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UC Irvine Coverts to Electric Bus Fleet

Image Credit: UCI News.

The University of California, Irvine (UCI) will roll out a fleet of 20 new electric buses for the 2017-18 school year, making it the first college campus in the nation to completely scrap its traditional diesel fuel-powered buses in favor of alternative energy transportation, according to university officials.

A student referendum in 2013 called for the expansion and update of UCI's campus-based transportation system. A requirement that the buses use clean energy helped the measure pass, according to Tracy La, president of the Associated Students of UCI. A subsequent survey revealed that students' top transportation priority was to switch to an electric fleet.

UCI's Anteater Express shuttle service is student-funded and operated. It will acquire the new buses from the electric vehicle manufacturing company Build Your Dreams for $15 million, and the buses will be built at the company's plant in Lancaster, CA. Undergraduate students voted to pay up to $40 per quarter to cover the costs.

In 2015, the campus transportation service welcomed a hydrogen electric bus as part of a demonstration project funded by the California Energy Commission (CEC) through CalStart, according to information on the Anteater Express site. UCI is home to the National Fuel Cell Research Center and the first hydrogen fuel station in California, which was expanded in 2015 to accommodate the fuel cell electric bus fueling.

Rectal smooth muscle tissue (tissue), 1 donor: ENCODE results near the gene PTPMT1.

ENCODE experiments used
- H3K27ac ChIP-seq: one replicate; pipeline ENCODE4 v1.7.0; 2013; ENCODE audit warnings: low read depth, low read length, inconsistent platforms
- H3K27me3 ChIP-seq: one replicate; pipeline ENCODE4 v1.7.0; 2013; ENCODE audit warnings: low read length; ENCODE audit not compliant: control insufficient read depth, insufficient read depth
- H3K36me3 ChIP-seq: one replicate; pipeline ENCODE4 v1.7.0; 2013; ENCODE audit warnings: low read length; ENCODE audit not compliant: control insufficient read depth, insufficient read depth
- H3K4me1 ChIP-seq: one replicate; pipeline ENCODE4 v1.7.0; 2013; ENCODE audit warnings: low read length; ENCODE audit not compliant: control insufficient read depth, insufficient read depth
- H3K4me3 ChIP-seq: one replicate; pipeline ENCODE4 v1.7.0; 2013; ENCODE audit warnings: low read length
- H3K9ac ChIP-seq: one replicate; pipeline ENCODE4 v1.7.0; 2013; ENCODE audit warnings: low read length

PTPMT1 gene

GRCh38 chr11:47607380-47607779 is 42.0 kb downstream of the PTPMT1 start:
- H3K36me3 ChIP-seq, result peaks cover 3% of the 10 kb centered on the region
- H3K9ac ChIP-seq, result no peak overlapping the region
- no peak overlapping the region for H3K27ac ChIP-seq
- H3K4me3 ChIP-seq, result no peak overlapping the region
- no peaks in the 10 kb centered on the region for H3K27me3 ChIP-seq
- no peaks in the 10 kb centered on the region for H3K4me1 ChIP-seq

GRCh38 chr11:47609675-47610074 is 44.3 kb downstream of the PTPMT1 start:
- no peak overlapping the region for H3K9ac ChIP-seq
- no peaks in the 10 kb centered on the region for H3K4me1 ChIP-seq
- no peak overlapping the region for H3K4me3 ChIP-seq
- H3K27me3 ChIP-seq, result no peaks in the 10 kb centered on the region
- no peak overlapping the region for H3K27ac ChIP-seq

“The hydrogen electric bus emits no carbon – neither does the battery electric bus,” said Scott Samuelsen, professor of engineering and head of the National Fuel Cell Research Center, in a prepared statement. According to Samuelsen, while hydrogen and electricity production both generate carbon dioxide contributing to climate change, technology advances over the next few years will make those energy sources carbon-free.

The University of California system has pledged to become carbon neutral by 2025. By replacing diesel buses with electric, UCI expects to reduce tons of carbon dioxide emissions annually.

About the Author

Leila Meyer is a technology writer based in British Columbia. She can be reached at [email protected].

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